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EDITORIAL
Year : 2017  |  Volume : 145  |  Issue : 2  |  Page : 158-160

Potential danger of isolated platelet transfusion in patients with dengue infection


1 Department of Hepatology, Christian Medical College, Vellore 632 004, Tamil Nadu, India
2 Department of Transfusion Medicine, Christian Medical College, Vellore 632 004, Tamil Nadu, India

Date of Submission14-Jun-2016
Date of Web Publication19-Jun-2017

Correspondence Address:
C E Eapen
Department of Hepatology, Christian Medical College, Vellore 632 004, Tamil Nadu
India
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Source of Support: None, Conflict of Interest: None


DOI: 10.4103/ijmr.IJMR_937_16

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How to cite this article:
Eapen C E, Nair S C. Potential danger of isolated platelet transfusion in patients with dengue infection. Indian J Med Res 2017;145:158-60

How to cite this URL:
Eapen C E, Nair S C. Potential danger of isolated platelet transfusion in patients with dengue infection. Indian J Med Res [serial online] 2017 [cited 2017 Nov 23];145:158-60. Available from: http://www.ijmr.org.in/text.asp?2017/145/2/158/208370

The explosive release of pro-inflammatory cytokines in patients with dengue virus infection has cascading effects on endothelial cells lining blood vessels so that the endothelial lining resembles a 'war zone'[1]. The activated endothelium is sticky; dysfunctional endothelium may be leaky. These transient endothelial phenomena (battle scars) are more pronounced in patients with dengue haemorrhagic fever (DHF) and dengue shock syndrome (DSS) compared to those with uncomplicated dengue fever. The sticky activated endothelium causes platelets to adhere to it, thus decreasing the number of platelets free-floating in circulation and possibly is a major mechanism of thrombocytopenia in dengue infection. Reduced organ perfusion as platelets sticking onto the endothelium occlude its microvasculature may contribute to organ (system) failure and death. Capillary leak seen in dengue virus infection is likely to be a consequence of endothelial dysfunction, as the integrity of the vessel wall barrier is affected.

Thrombocytopenia is a defining characteristic of dengue infection. The spectrum of illness caused by dengue infection includes asymptomatic infection, acute febrile illness and severe forms such as DHF or DSS, which can even lead to death. Atypical presentations of dengue, wherein an isolated organ is affected or an isolated organ system fails, are now increasingly reported from India and other parts of the world [2].

Thrombocytopenia due to platelets adhering to sticky endothelium (and occluding the microcirculation), is classically described in primary thrombotic microangiopathies such as thrombotic thrombocytopenic purpura (TTP) and haemolytic uremic syndrome [3]. von Willebrand factor (vWF) is a protein stored within Weibel Palade bodies in the endothelium. Activation of endothelium leads to exocytosis of vWF onto endothelial surface. ADAMTS13 (a disintegrin and metalloproteinase with thrombospondin repeats) is a vWF cleaving protease. ADAMTS13 deficiency is now recognized as the cause of TTP (inherited deficiency) and haemolytic uremic syndrome (acquired deficiency caused by ADAMTS13 antibodies). Ultra-large (uncleaved) vWF multimers, secondary to ADAMTS13 deficiency, are extremely adhesive and trap platelets forming platelet microthrombi, which in turn can lead to microcirculatory occlusion of vital organs, organ failure and death. Infusions of fresh frozen plasma/cryosupernatant provide ADAMTS13 supplementation and have been shown to dramatically improve survival in TTP [3].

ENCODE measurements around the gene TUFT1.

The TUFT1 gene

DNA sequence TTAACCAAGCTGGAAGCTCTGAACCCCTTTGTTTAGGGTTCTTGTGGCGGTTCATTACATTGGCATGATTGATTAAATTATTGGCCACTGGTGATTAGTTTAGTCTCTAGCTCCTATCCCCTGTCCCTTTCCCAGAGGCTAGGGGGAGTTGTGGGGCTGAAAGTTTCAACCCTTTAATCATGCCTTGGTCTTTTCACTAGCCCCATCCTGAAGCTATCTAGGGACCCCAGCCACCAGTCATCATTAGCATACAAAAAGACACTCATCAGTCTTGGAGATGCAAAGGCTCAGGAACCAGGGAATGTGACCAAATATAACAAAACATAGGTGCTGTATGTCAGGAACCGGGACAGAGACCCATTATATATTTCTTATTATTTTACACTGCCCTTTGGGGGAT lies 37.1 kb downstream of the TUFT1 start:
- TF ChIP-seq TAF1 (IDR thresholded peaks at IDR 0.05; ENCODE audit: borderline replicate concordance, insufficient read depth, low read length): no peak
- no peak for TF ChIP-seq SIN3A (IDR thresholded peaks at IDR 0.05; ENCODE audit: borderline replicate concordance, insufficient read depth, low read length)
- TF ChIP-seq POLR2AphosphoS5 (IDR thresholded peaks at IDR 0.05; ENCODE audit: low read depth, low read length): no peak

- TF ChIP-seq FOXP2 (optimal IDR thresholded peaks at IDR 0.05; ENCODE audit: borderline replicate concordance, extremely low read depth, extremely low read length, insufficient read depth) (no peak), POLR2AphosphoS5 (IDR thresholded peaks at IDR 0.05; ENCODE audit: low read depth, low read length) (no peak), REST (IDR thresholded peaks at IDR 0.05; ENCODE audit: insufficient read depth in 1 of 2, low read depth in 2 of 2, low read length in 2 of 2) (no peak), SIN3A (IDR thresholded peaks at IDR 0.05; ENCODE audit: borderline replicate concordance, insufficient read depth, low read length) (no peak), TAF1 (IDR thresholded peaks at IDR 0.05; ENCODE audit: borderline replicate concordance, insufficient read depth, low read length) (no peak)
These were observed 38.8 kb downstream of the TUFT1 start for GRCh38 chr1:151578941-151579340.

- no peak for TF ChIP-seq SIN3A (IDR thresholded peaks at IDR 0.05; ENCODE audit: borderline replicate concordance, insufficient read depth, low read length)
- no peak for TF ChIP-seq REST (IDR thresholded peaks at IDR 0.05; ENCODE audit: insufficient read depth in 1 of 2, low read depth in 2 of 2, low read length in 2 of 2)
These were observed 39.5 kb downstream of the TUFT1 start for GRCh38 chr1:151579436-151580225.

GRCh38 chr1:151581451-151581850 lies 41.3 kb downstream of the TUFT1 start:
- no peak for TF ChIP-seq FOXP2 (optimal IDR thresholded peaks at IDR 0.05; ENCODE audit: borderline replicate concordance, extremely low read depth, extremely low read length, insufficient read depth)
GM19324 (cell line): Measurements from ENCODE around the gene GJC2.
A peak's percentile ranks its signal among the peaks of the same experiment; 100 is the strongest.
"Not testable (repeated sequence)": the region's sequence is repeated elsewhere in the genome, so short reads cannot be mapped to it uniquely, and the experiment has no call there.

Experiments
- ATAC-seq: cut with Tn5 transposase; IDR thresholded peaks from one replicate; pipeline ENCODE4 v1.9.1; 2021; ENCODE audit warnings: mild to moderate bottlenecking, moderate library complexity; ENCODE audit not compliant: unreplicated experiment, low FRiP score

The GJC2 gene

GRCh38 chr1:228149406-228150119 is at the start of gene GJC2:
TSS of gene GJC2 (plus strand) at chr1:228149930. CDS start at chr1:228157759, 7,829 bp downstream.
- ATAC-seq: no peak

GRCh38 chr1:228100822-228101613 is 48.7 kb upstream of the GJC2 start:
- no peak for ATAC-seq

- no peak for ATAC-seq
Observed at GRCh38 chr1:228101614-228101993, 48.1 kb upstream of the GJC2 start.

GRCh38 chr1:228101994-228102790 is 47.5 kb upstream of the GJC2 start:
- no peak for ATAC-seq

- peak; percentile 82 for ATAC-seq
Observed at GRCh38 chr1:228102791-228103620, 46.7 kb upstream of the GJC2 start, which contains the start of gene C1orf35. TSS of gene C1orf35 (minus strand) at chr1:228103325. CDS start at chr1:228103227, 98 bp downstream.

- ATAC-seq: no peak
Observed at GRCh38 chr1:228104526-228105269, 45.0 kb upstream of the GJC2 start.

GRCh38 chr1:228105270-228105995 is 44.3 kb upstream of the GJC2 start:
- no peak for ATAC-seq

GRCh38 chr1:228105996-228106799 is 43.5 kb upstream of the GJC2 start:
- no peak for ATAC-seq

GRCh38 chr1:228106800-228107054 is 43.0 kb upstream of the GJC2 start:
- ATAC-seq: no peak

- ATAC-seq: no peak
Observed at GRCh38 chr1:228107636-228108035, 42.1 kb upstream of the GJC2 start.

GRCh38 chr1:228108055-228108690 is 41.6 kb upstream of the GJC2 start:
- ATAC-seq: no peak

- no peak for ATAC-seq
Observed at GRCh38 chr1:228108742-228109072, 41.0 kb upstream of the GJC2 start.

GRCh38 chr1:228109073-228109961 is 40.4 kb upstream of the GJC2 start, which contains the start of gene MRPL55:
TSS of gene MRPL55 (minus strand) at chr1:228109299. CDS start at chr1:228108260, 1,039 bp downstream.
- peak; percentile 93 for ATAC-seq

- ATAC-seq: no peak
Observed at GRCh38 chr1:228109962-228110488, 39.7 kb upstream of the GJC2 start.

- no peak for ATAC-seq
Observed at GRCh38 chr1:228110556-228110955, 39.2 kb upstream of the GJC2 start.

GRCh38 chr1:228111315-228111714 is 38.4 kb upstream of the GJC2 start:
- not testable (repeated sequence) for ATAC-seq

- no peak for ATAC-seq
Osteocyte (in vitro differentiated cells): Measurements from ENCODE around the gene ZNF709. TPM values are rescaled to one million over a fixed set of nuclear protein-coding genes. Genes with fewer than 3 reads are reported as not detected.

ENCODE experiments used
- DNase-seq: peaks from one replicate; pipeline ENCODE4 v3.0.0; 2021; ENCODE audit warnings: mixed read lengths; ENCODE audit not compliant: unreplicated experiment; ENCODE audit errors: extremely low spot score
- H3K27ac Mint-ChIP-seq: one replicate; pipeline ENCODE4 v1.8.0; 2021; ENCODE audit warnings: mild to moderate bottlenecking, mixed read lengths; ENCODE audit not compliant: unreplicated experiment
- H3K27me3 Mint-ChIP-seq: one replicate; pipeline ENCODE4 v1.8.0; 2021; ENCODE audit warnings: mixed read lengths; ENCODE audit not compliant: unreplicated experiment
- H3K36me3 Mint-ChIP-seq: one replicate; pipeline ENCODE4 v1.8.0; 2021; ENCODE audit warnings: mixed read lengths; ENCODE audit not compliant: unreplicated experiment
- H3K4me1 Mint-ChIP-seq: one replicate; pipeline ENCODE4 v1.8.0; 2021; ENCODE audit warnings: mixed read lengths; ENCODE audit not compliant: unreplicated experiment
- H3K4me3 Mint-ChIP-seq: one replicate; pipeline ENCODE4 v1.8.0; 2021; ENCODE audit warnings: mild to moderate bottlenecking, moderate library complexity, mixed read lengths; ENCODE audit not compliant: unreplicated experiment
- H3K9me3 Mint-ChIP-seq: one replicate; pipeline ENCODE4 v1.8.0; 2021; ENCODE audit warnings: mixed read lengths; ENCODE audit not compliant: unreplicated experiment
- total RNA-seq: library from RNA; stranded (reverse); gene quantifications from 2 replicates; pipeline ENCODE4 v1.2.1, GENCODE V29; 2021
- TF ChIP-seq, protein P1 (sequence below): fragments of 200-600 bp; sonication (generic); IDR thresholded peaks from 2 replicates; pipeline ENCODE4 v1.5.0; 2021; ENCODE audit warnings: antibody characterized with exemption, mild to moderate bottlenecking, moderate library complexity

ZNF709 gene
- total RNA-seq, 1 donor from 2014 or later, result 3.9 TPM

(High) vWF-(low) ADAMTS13 imbalance predisposing to platelet microthrombi in microvasculature, is now documented in a variety of acute thrombocytopenic conditions (such as dengue [4],[5], malaria [6], unselected critical illness with multi-organ failure [7]) and chronic thrombocytopenic conditions (like hypersplenism in portal hypertension)[8].

In a study of children with multi-organ failure associated with thrombocytopenia admitted to Intensive Care Unit, low plasma ADAMTS13 and high vWF levels were seen [7]. In children who died, autopsies revealed vWF rich microthrombi. Children treated with intensive plasmapheresis (which corrects the vWF–ADAMTS13 imbalance, by removing vWF multimers and providing ADAMTS13 by fresh frozen plasma infusions) had increase in plasma ADAMTS13 activity and reversal of organ failure [7]. Thus, the sequence in critically ill patients who die of multi-organ system failure and thrombocytopenia appears to be systemic inflammatory response syndrome, leading to endothelial activation, platelet sequestration onto endothelium occluding microvasculature, organ system failure and death.

In patients with dengue infection, studies document thrombocytopenia, high vWF level, evidence of endothelial activation (proteins contained within Weibel Palade bodies are increased in circulation suggesting exocytosis of the contents of Weibel Palade bodies), low ADAMTS13 level and ultra-large vWF multimers [4],[5]. Plasma levels of vWF antigen were the best predictor of progression to DHF. These studies clearly document that inflammatory cytokinemia, endothelial activation and propensity for microvascular occlusion by platelets are more marked in patients with DHF and DSS.